The COVID-19 pandemic has spurred a remarkable number of psychologists across the United States to shift to delivering mental health care to patients remotely, according to a national study led by researchers at Virginia Commonwealth University.
The study, “The COVID-19 Telepsychology Revolution: A National Study of Pandemic-Based Changes in U.S. Mental Health Care Delivery,” which was published in the journal American Psychologist, involved a survey of 2,619 licensed psychologists across the country and found that the amount of clinical work performed via telepsychology had increased 12-fold since the pandemic began.
Prior to the pandemic, psychologists reported performing 7.07% of their clinical work with telepsychology. During the pandemic, that number has soared to 85.53%. And 67.32% of psychologists reported conducting all of their clinical work with telepsychology, the study found.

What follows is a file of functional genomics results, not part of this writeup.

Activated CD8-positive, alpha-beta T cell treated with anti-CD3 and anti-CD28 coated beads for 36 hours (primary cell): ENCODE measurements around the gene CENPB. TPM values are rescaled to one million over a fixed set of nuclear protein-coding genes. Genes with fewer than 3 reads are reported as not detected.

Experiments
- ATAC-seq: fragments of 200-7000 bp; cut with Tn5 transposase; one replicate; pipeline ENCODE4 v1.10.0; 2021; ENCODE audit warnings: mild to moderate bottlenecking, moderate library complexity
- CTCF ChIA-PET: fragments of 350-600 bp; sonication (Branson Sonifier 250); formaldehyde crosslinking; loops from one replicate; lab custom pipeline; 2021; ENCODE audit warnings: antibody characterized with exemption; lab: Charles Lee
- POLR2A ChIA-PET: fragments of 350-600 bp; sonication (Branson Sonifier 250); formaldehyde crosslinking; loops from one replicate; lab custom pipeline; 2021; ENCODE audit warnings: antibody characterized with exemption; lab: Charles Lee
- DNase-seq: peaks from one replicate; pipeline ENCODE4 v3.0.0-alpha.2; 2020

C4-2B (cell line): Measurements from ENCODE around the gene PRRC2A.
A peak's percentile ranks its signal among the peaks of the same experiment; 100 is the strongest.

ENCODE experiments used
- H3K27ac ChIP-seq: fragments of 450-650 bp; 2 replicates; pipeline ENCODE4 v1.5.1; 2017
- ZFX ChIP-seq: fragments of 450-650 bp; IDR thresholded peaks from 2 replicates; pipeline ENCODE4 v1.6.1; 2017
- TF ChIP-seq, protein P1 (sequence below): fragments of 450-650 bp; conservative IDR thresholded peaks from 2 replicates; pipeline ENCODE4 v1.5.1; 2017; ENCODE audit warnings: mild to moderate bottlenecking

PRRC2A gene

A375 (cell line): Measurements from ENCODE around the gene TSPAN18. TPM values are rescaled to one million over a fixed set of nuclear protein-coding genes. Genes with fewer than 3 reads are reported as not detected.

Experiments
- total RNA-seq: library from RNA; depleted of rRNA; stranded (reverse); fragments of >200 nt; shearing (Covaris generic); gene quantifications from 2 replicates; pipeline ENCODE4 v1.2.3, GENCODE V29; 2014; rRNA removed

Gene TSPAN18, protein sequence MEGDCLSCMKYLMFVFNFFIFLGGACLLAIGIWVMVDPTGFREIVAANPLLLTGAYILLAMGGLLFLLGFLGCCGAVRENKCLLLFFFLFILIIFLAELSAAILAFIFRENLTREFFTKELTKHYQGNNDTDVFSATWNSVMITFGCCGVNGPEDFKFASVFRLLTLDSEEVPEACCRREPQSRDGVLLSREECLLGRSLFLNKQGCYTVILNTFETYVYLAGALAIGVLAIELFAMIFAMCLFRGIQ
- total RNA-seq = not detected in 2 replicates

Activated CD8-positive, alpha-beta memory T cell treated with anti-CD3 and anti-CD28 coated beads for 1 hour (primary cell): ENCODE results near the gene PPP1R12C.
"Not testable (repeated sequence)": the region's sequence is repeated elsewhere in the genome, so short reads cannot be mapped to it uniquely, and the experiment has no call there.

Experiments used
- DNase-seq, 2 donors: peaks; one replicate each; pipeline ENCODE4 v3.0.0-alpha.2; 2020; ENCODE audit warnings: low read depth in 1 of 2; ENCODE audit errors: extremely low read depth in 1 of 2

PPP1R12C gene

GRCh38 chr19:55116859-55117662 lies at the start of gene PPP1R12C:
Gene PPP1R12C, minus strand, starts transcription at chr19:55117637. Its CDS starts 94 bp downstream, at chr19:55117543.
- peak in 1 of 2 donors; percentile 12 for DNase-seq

“I was shocked to see how quickly telepsychology was adopted,” said lead author Brad Pierce, a doctoral student in the Department
Widespread COVID-19 testing may be an obvious way to control an outbreak in a long-term care facility. But communication among the facility’s staff, its residents and the residents’ family members is crucial, too.
A new study led by Carl Shrader, a physician and researcher in the Department of Family Medicine in the West Virginia University School of Medicine, revealed the role that communication played in quashing a COVID-19 outbreak at Sundale, a long-term care facility in Morgantown.
“Timely communication was challenging and made more difficult by a lack of evidence-based information and widely circulating misinformation,” said Shrader, who directs WVU’s residency program. “There is a delicate balance between rapid dissemination of accurate information with the need for personal individual discussion in an unknown situation.”
Shrader is also the medical director at Sundale, which was the epicenter of West Virginia’s COVID-19 pandemic. From the first diagnosis of COVID-19 in a Sundale